Scientists have known for decades that cancer cells consume more glucose than normal cells. A longstanding assumption that the excess glucose metabolism was needed to make energy has not been borne out by research studies. This lack of understanding of why cancer cells need increased glucose metabolism has hampered the exploitation of this difference for cancer therapy.
University of Iowa Roy J. and Lucille A. Carver College of Medicine researchers in the Holden Comprehensive Cancer Center have been awarded a five-year, $1.5 million grant from the National Cancer Institute to investigate a novel hypothesis by which increased glucose metabolism could be used to selectively destroy cancer cells.
A research team, led by Douglas Spitz, Ph.D., UI associate professor of radiation oncology in the Free Radical and Radiation Biology Graduate Program, will test the hypothesis that cancer cells use more glucose than normal cells in order to overcome a potentially lethal cellular defect that causes cancer cells to produce excess oxygen free radicals.
Studies have suggested that a cellular organelle known as the mitochondrion may be the site of excess free radical production in cancer cells. Spitz's team will investigate whether cancer cells harbor defects in mitochondrial electron transport chain proteins that cause increased production of oxygen free radicals and reactive oxygen species derived from free radicals.
Spitz and his colleagues have discovered that glucose-deprived tumor cells die from oxidative stress. This stress is caused by an imbalance between harmful reactive oxygen species and protective anti-oxidants such as enzymes that neutralize reactive oxygen species. Glucose provides a major source of electrons for a group of antioxidant enzymes that breakdown reactive oxygen species, such as hydroperoxides. This could explain why cancer cells need extra glucose to boost their ability to remove these toxic substances.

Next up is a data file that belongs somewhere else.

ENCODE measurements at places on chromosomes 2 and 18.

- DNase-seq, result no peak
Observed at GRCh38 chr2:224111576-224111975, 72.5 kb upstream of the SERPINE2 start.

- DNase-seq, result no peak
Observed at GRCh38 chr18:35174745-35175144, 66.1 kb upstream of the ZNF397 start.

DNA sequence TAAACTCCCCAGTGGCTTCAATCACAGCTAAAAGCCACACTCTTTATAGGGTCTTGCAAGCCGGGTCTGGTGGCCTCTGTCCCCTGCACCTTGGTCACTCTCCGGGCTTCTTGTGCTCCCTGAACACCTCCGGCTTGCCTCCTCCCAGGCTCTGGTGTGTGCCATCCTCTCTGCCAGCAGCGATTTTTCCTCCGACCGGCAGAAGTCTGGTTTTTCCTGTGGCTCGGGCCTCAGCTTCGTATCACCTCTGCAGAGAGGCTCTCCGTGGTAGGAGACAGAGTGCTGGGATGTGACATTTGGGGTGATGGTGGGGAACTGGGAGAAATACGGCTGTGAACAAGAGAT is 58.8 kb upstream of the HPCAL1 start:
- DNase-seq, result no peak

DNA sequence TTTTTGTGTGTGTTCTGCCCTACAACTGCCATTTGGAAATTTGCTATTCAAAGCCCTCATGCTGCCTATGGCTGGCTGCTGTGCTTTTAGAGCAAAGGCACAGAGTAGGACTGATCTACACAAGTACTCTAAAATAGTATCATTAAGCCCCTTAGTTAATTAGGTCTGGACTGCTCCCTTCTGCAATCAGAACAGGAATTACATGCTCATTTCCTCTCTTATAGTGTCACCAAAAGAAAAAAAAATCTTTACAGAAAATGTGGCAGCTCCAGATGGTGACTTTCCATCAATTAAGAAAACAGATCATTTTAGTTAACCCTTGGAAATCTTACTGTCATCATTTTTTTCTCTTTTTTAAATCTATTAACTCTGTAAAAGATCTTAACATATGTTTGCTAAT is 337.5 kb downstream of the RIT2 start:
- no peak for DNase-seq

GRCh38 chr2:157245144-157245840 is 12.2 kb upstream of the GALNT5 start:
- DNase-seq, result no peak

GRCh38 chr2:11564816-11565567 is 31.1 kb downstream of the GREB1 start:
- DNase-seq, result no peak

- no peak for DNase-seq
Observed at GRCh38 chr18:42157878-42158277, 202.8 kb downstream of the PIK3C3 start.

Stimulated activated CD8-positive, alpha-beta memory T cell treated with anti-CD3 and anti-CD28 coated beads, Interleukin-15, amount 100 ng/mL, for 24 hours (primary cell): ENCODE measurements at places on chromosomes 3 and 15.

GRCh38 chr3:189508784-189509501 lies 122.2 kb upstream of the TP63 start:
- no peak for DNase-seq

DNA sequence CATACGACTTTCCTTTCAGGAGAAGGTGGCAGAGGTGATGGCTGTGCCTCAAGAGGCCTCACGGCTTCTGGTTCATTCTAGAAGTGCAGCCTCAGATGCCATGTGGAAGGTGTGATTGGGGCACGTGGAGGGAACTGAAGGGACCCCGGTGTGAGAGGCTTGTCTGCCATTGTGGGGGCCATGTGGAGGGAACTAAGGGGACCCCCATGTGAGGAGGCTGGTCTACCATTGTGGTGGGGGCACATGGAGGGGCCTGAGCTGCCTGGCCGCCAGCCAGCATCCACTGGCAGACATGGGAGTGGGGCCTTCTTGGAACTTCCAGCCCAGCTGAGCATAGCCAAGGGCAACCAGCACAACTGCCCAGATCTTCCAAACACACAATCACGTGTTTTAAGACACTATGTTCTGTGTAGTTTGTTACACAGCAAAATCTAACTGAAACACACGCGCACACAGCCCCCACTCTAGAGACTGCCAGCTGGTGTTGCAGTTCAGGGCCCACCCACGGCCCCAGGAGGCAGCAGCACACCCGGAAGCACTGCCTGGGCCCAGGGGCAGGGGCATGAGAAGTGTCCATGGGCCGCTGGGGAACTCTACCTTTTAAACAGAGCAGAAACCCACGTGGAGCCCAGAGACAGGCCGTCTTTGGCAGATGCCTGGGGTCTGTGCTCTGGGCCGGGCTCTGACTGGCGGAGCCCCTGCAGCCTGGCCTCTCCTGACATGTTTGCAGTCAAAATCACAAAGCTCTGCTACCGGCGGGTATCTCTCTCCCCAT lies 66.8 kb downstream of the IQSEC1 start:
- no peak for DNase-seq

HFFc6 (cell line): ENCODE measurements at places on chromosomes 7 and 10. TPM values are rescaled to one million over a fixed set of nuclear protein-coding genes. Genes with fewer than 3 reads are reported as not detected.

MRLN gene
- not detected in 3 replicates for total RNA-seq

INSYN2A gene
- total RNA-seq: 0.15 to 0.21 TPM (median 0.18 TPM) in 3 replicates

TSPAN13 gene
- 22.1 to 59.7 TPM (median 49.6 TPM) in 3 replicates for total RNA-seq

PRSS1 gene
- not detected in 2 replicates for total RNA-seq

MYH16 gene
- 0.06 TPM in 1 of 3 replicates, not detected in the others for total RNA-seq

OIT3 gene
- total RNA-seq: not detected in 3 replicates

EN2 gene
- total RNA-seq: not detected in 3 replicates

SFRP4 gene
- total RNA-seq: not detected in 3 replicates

"If tumor cells have defects in their mitochondrial respiratory mechanism it would imply that cancer cells have a potentially lethal metabolic defect that is compensated for by consuming more glucose," said Spitz, who also is co-director of the Free Radical Research Core in the Holden Comprehensive Cancer Center at the UI. "However, when a cancer cell has insufficient glucose metabolism to overcome this problem, the tumor cell's own mitochondrial metabolism could become lethal resulting in preferential cancer cell death."
Spitz added, "If the hypothesis is verified, this study will provide a very clear biochemical rationale for developing cancer therapies that both inhibit glucose metabolism and enhance free radical damage in tumor cells. Furthermore, such therapies could be highly effective for all types of cancer cells carrying similar defects in mitochondrial metabolism."
The Holden Comprehensive Cancer Center is Iowa's only National Cancer Institute (NCI)-designated comprehensive cancer center. NCI-designated comprehensive cancer centers are recognized as the leaders in developing new approaches to cancer prevention and cancer care, conducting leading edge research and educating the public about cancer. Visit the center online at http://www.uihealthcare.com/depts/cancercenter/.
University of Iowa Health Care describes the partnership between the UI Roy J. and Lucille A. Carver College of Medicine and UI Hospitals and Clinics and the patient care, medical education and research programs and services they provide. Visit UI Health Care online at http://www.uihealthcare.com.